THIEF RIVER FALLS-Northland Community and Technical College students will have a new educational aerospace building at the Thief River Falls airport by fall.
Dean of Workforce and Economic Development Jim Retka said the project, which has been in the works for four years, is slated to be about 90 percent complete by March and completed in June, so students will be able to use the facility at the beginning of the fall semester.
"It was the best facility at a two-year college in the country, and the goal was to maintain that and raise the bar, designing it around the next generation of aerospace technology," he said.
NCTC has two campuses: one in East Grand Forks and another in Thief River Falls, which has a facility at the airport.
"It's a pretty cool facility for a two-year college," Retka said while giving a tour there.
During the summer of 2014, bids were accepted to construct the $4.7 million structure at the Thief River Falls airport, but the bids came in more than $1 million over budget due to the construction climate at the time.
The bidding process began again in November 2014 and was more successful. Construction began in May with Foss Architecture and Interiors of Fargo and Terra General Contractors in Minnesota.
Clinton Castle, director of facilities at the Thief River Falls campus, said a lot of local contractors were subcontracted to do work on the building.
The funds for the project come from a state allocation meant to update two hangars and a classroom building that NCTC students use for hands-on learning with unmanned aerial systems and aviation repair.
"These rooms will have portable benches in them and so forth, even welding hoods and things like that, so we can move them around," Retka said. "We were trying to get away from permanent fixtures because we like flexible space."
In the interim, the unmanned systems program has been condensed to a small area of an existing hangar, but Retka said the program is an important part of meeting industry needs in the area.
For example, the Herald has reported the Grand Sky unmanned systems tech park that is under construction could bring $200 million to $300 million in development to the area.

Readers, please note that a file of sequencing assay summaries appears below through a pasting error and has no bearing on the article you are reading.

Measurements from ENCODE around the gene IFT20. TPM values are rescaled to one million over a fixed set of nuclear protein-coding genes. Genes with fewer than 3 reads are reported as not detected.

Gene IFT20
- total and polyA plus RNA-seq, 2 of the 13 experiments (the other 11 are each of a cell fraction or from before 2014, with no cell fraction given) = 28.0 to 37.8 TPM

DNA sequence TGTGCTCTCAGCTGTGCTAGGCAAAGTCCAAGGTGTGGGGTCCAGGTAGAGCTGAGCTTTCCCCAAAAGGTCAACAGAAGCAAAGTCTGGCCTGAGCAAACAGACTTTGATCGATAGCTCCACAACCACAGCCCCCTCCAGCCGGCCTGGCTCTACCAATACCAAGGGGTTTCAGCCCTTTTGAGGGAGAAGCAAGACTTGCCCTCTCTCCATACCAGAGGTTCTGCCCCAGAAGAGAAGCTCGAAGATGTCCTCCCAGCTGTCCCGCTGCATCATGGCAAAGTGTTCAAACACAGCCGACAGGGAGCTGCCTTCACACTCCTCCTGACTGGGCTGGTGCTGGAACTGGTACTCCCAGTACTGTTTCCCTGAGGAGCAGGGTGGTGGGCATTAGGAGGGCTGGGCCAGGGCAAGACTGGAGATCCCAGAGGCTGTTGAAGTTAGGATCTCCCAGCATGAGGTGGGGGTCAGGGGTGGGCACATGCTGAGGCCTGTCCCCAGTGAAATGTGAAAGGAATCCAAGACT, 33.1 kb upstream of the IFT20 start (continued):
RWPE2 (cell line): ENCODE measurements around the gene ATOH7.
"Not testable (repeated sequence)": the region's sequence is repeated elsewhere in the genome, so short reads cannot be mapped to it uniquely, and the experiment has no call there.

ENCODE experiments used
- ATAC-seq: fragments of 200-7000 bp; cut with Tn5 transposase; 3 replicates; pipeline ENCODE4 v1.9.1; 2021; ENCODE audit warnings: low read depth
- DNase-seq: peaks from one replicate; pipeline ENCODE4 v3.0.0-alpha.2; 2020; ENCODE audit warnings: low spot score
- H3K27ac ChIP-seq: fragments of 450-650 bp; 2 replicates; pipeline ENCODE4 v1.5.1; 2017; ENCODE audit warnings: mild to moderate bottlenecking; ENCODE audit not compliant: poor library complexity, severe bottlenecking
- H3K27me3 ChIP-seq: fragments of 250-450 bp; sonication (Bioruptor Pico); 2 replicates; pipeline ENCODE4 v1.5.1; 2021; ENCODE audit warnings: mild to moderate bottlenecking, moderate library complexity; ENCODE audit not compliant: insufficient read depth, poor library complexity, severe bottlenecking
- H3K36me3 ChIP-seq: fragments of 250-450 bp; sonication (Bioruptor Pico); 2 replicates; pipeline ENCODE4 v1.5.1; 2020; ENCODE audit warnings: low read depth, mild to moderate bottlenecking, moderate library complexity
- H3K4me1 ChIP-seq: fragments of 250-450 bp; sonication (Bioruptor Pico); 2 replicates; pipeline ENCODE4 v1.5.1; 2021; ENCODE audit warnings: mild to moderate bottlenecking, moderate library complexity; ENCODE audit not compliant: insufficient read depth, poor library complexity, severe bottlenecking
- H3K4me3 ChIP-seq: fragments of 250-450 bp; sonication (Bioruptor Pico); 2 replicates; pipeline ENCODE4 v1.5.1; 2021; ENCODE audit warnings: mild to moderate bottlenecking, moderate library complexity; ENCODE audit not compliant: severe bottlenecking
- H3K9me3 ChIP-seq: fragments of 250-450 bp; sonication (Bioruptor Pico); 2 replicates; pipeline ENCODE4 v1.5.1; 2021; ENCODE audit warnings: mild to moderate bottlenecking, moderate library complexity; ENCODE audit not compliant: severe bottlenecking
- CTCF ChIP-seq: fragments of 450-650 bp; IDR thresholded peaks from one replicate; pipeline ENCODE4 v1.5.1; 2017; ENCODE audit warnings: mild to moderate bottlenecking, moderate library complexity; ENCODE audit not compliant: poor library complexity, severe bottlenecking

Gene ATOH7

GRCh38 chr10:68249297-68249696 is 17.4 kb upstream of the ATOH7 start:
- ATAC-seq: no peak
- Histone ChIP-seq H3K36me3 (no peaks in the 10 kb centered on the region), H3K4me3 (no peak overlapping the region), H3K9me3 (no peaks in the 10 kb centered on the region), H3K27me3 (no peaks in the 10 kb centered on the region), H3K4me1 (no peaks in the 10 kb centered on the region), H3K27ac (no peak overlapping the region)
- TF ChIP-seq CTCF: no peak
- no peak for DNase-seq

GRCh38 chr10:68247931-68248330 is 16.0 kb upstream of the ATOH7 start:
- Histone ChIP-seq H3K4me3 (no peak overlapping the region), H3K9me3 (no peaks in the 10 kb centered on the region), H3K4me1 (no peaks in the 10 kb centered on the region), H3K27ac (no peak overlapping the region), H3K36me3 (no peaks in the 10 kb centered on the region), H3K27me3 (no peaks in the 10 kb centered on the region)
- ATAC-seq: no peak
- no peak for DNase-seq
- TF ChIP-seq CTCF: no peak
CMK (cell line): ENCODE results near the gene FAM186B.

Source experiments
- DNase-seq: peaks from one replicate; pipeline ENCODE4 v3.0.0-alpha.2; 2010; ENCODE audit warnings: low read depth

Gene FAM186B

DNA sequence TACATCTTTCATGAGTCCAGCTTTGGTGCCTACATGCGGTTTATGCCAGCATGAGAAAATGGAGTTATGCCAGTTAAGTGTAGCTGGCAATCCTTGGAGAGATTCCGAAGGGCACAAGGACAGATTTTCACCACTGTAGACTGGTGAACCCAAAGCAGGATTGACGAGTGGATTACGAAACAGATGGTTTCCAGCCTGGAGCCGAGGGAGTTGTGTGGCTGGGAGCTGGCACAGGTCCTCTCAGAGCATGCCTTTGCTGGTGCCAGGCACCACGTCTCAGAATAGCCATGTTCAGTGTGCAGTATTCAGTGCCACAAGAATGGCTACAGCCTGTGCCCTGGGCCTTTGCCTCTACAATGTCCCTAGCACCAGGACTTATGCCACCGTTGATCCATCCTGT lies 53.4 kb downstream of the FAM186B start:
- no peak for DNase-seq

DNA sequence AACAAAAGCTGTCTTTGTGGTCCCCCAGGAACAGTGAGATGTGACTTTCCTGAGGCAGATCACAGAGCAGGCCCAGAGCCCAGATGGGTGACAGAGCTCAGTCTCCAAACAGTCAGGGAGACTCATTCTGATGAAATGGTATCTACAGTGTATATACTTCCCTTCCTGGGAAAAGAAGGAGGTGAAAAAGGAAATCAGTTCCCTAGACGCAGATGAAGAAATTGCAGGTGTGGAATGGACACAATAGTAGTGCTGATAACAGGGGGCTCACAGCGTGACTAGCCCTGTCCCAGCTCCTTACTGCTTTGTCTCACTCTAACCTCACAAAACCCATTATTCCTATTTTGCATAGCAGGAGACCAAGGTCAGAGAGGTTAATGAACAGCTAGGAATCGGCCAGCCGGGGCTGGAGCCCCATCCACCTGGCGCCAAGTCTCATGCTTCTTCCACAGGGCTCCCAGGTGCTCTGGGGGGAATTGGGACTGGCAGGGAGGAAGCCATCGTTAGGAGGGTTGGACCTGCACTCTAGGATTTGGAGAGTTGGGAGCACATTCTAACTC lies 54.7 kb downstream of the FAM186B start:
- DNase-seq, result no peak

Two outdated tin hangars were demolished during construction at the NCTC facility, Retka said, and the final building will have about 20,000 square feet of connected a multipurpose space, a hangar and labs. It will serve as a connecting building between existing classroom space and the 37,000-square-foot Swenson Hangar, which was built in 1992.
Retka said the new building will do more than attract students.
"It's really going to round out our offering at that site in terms of how we teach students well beyond the walls of Northland," he said.
Throughout construction, classes continued in the Swenson Hangar-which is filled entirely with large, partially disassembled airplanes used for repair study-and classroom space that will soon be part of one large aerospace facility.
"It's good for the students to get used to that because the new space is designed as multipurpose lab space," Retka said.
Retka said the idea is to train students on equipment they would use once out in the workforce.
In recent years, more than $10 million in grants awarded to NCTC has also been invested in the school's UAS and aerospace programs.
Retka said the U.S. Department of Labor has given NCTC about $10 million in grants that have been used to further the school's programs, $5 million in 2010 to start a UAS tech repair program and another $5 million in 2011 for an imagery analysis geospatial intelligence program to teach students how to analyze the data collected by UAS machines.
Other smaller grants from the Minnesota Department of Agriculture and National Science Foundation have gone toward acquiring equipment, and two full UAS systems from Israel were purchased with a $1 million Department of Labor grant.
Some grant money went toward building a $160,000 high-tech classroom at each campus and at the airport facility, with a Cisco video and phone system, Telepresence, that allows students and instructors to interact long-distance as if they are in the same meeting room on three large video screens.
"We did a test one time we were linked with Thief River Falls, Minneapolis, somewhere in Europe, somewhere in the Middle East with Northrop Grumman, and it was like we were all in the same building," Retka said.
Retka said a ribbon-cutting ceremony for the building, which eliminates the need for students to go outside when moving from classroom to classroom, will most likely happen this spring.